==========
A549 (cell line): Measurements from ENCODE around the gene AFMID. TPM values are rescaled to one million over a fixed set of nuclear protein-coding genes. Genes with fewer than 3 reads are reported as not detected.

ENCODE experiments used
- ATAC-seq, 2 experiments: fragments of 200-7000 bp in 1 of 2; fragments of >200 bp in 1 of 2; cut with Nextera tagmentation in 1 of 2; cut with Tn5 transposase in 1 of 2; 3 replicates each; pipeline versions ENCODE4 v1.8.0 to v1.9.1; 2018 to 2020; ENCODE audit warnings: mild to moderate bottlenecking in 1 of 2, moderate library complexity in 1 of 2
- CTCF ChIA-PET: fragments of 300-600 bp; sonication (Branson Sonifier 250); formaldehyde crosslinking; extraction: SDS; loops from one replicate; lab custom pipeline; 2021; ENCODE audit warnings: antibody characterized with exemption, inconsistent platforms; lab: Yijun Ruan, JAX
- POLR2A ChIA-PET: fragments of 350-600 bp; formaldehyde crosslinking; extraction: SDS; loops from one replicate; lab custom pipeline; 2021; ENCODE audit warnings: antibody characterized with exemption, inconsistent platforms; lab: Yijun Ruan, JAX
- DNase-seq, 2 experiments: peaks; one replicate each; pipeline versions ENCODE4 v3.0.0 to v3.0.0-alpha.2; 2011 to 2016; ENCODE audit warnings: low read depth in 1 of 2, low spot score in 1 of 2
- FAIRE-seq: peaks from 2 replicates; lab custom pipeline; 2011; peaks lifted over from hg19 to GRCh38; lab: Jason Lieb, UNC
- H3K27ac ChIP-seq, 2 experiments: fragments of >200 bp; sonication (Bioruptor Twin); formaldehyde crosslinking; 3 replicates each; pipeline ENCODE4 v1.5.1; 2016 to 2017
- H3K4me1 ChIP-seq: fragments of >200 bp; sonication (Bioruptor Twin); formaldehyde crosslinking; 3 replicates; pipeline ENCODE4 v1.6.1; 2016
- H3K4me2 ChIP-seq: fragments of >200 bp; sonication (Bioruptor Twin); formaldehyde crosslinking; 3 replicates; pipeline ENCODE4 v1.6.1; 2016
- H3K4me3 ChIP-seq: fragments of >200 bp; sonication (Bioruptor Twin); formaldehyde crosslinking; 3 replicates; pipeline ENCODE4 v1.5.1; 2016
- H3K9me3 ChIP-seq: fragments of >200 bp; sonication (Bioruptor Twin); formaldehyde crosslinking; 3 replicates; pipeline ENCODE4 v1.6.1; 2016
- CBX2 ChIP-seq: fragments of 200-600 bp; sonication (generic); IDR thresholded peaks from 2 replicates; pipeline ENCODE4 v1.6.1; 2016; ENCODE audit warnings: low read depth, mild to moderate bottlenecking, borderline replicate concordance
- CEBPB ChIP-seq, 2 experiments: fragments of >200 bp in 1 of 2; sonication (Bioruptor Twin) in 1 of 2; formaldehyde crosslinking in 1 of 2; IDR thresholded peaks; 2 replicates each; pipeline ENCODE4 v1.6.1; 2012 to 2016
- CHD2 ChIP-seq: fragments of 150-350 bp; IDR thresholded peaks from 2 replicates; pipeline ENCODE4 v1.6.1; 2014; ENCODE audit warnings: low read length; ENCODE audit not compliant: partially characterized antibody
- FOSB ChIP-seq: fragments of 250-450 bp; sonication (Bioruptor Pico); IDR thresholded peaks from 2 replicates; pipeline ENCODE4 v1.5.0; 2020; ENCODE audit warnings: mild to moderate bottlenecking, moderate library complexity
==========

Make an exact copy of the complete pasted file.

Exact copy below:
A549 (cell line): Measurements from ENCODE around the gene AFMID. TPM values are rescaled to one million over a fixed set of nuclear protein-coding genes. Genes with fewer than 3 reads are reported as not detected.

ENCODE experiments used
- ATAC-seq, 2 experiments: fragments of 200-7000 bp in 1 of 2; fragments of >200 bp in 1 of 2; cut with Nextera tagmentation in 1 of 2; cut with Tn5 transposase in 1 of 2; 3 replicates each; pipeline versions ENCODE4 v1.8.0 to v1.9.1; 2018 to 2020; ENCODE audit warnings: mild to moderate bottlenecking in 1 of 2, moderate library complexity in 1 of 2
- CTCF ChIA-PET: fragments of 300-600 bp; sonication (Branson Sonifier 250); formaldehyde crosslinking; extraction: SDS; loops from one replicate; lab custom pipeline; 2021; ENCODE audit warnings: antibody characterized with exemption, inconsistent platforms; lab: Yijun Ruan, JAX
- POLR2A ChIA-PET: fragments of 350-600 bp; formaldehyde crosslinking; extraction: SDS; loops from one replicate; lab custom pipeline; 2021; ENCODE audit warnings: antibody characterized with exemption, inconsistent platforms; lab: Yijun Ruan, JAX
- DNase-seq, 2 experiments: peaks; one replicate each; pipeline versions ENCODE4 v3.0.0 to v3.0.0-alpha.2; 2011 to 2016; ENCODE audit warnings: low read depth in 1 of 2, low spot score in 1 of 2
- FAIRE-seq: peaks from 2 replicates; lab custom pipeline; 2011; peaks lifted over from hg19 to GRCh38; lab: Jason Lieb, UNC
- H3K27ac ChIP-seq, 2 experiments: fragments of >200 bp; sonication (Bioruptor Twin); formaldehyde crosslinking; 3 replicates each; pipeline ENCODE4 v1.5.1; 2016 to 2017
- H3K4me1 ChIP-seq: fragments of >200 bp; sonication (Bioruptor Twin); formaldehyde crosslinking; 3 replicates; pipeline ENCODE4 v1.6.1; 2016
- H3K4me2 ChIP-seq: fragments of >200 bp; sonication (Bioruptor Twin); formaldehyde crosslinking; 3 replicates; pipeline ENCODE4 v1.6.1; 2016
- H3K4me3 ChIP-seq: fragments of >200 bp; sonication (Bioruptor Twin); formaldehyde crosslinking; 3 replicates; pipeline ENCODE4 v1.5.1; 2016
- H3K9me3 ChIP-seq: fragments of >200 bp; sonication (Bioruptor Twin); formaldehyde crosslinking; 3 replicates; pipeline ENCODE4 v1.6.1; 2016
- CBX2 ChIP-seq: fragments of 200-600 bp; sonication (generic); IDR thresholded peaks from 2 replicates; pipeline ENCODE4 v1.6.1; 2016; ENCODE audit warnings: low read depth, mild to moderate bottlenecking, borderline replicate concordance
- CEBPB ChIP-seq, 2 experiments: fragments of >200 bp in 1 of 2; sonication (Bioruptor Twin) in 1 of 2; formaldehyde crosslinking in 1 of 2; IDR thresholded peaks; 2 replicates each; pipeline ENCODE4 v1.6.1; 2012 to 2016
- CHD2 ChIP-seq: fragments of 150-350 bp; IDR thresholded peaks from 2 replicates; pipeline ENCODE4 v1.6.1; 2014; ENCODE audit warnings: low read length; ENCODE audit not compliant: partially characterized antibody
- FOSB ChIP-seq: fragments of 250-450 bp; sonication (Bioruptor Pico); IDR thresholded peaks from 2 replicates; pipeline ENCODE4 v1.5.0; 2020; ENCODE audit warnings: mild to moderate bottlenecking, moderate library complexity